I've had a number of posts lately talking about major online players and their cloud offerings (Apple, Amazon, Google) and the growing success of media streams (both music and video - expanded content offerings, Pew Report, Magid report,, Yahoo report). These and more show expanded use of the Internet for the delivery of media content of almost all forms. In addition, networks are improving their network infrastructure, extending the range of broadband access as well as their capacity to handle high-bandwidth applications like video streaming.
But the vision of the future of media clouds and streams is predicated on having not only a secure, high-speed broadband network, but also on pricing schemes that can accommodate normal usage within basic pricing structures. If networks aren't secure, people may not want to place their faith in the clouds - and keep programs and content off-line. And if spending a few hours or more a day listening to streamed music and/or watching streamed video programming pushes people past their ISP's price-level download caps - to the point where they encounter high per Gb fees - well, that's when users will think twice about relying on streaming for their media use. Several stories from last week raise those spectres. In one, a former US counter-intelligence official told a conference of net security officials that cyber-warfare is an imminent threat. Already, a number of government agencies and large corporations have seen major attacks on their systems. Another looks at another bottleneck in the network infrastructure - signalling. Expanding the pipe - the total capacity of a channel is fairly cheap and easy, at least compared to the capacity to get those data packets to the right place in a timely manner. Mobile networks are experiencing increased congestion as users increase their use of high-bandwidth and increasingly complex applications run on smartphones and tablets. Some are concerned that the new high-capacity broadband mobile network being launched (LTE) may not be able to cope with smartphone and tablet uses, and the tendency for those users to have their devices remain connected to multiple platforms for long periods.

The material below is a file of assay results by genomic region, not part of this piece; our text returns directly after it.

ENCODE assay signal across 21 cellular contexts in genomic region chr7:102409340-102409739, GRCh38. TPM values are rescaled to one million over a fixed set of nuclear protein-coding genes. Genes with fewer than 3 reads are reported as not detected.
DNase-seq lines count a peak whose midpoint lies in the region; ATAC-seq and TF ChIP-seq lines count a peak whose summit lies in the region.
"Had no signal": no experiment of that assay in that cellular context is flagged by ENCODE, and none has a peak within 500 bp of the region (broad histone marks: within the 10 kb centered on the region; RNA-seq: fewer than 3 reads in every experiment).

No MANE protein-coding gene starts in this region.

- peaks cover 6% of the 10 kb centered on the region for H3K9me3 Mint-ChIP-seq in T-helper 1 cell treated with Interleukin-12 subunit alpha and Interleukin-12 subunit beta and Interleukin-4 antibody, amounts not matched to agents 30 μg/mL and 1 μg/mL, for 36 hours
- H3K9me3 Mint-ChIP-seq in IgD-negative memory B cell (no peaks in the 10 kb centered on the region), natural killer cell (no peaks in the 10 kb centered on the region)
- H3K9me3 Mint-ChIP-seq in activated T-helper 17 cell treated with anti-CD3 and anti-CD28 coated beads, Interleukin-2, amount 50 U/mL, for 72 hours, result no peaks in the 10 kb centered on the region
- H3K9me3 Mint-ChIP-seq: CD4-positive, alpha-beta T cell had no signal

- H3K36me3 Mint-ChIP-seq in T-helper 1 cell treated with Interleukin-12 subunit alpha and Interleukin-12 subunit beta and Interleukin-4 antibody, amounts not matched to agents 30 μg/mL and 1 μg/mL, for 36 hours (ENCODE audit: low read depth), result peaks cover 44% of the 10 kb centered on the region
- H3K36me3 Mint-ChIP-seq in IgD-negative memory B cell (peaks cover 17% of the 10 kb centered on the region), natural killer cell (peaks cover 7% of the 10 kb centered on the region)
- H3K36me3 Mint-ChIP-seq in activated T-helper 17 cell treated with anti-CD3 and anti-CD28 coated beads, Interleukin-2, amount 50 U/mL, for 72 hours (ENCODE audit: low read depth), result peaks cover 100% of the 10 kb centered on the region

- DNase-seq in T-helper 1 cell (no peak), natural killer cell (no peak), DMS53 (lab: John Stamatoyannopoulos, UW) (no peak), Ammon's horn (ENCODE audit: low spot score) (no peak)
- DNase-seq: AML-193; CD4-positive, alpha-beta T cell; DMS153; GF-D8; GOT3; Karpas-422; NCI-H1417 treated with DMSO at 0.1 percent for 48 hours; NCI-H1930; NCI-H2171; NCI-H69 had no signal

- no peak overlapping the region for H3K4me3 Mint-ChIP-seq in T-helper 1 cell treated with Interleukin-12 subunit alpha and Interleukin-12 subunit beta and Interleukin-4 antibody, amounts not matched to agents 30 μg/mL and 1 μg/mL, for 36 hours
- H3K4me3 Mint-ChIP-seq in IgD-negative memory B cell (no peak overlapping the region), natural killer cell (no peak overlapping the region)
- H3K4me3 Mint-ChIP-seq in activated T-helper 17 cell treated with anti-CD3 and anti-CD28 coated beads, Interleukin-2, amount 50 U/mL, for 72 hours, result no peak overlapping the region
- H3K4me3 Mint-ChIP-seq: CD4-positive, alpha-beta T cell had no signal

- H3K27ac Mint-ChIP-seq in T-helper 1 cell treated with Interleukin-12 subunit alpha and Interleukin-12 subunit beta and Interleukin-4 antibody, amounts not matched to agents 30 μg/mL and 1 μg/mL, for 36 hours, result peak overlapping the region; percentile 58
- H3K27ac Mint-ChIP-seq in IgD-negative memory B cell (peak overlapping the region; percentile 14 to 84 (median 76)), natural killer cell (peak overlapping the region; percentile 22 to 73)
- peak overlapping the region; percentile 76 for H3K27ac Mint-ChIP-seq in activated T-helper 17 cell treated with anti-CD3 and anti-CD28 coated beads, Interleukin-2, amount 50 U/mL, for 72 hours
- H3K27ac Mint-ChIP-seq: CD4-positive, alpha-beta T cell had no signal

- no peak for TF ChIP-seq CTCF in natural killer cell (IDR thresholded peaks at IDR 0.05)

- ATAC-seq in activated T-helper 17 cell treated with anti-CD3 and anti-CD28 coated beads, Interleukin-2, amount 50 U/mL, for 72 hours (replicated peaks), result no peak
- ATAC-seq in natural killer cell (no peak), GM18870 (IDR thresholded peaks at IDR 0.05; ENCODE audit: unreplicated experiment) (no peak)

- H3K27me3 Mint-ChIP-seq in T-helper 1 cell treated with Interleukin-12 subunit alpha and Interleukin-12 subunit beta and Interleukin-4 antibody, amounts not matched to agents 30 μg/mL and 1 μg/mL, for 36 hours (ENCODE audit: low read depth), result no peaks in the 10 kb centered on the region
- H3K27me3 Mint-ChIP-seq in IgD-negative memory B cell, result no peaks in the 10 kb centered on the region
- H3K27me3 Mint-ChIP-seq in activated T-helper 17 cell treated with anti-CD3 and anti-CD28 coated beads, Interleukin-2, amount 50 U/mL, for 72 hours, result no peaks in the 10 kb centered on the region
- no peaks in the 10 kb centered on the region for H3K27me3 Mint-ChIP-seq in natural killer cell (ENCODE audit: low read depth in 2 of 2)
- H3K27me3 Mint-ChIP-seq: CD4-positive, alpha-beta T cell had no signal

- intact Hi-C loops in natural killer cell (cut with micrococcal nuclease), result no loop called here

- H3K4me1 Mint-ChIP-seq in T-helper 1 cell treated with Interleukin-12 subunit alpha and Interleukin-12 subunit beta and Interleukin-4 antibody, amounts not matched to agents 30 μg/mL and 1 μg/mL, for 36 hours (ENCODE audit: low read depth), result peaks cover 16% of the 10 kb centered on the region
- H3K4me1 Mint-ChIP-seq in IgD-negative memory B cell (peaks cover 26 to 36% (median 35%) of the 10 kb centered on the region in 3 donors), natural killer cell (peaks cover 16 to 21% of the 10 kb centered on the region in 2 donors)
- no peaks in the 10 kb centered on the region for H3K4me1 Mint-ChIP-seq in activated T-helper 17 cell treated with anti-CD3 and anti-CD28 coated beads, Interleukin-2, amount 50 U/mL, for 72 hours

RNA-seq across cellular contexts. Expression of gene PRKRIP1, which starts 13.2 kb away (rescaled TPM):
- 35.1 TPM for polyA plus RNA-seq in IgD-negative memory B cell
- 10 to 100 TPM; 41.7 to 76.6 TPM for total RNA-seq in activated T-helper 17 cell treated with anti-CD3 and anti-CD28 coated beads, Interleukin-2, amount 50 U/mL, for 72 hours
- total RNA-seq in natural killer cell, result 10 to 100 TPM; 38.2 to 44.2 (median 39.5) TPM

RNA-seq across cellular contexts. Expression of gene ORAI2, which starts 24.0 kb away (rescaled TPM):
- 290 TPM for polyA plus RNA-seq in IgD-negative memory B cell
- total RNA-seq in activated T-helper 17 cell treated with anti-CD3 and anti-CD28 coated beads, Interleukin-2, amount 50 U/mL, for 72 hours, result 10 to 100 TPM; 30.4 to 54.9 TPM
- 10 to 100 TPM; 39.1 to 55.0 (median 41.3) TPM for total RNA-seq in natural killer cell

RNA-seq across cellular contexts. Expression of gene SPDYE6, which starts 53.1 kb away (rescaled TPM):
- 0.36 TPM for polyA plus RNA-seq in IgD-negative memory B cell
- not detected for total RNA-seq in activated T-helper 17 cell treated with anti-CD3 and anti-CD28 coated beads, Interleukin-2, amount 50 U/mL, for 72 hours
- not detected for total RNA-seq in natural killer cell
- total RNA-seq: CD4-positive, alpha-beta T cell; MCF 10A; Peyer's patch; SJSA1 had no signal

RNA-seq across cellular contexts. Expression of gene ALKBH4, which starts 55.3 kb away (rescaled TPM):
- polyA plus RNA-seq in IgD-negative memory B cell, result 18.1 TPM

The darkness on the edge of town, though, is what's happening with mobile and ISP pricing plans. Here in the U.S., one mobile provider after another are dropping "unlimited data" plans, and many cable operators are placing download caps, or implementing added delays on downloads past a certain limit. Now most can offer higher caps, if you move to a more expensive service tiers, but the fundamental impact is the same - as the cost of using clouds and streams increases, the value they offer to consumers declines. This could slow or even halt the development of these and other new ways of delivering media content to potential users.
Sources: "Ex-CIA Official Warns Black Hat Attendees of Coming Cyber-War", e-Week.com
"Signaling: the other bottleneck?" Telecoms.com
"Verizon Tiered Data Pricing is a Mistake: 10 Reasons Why," e-Week.com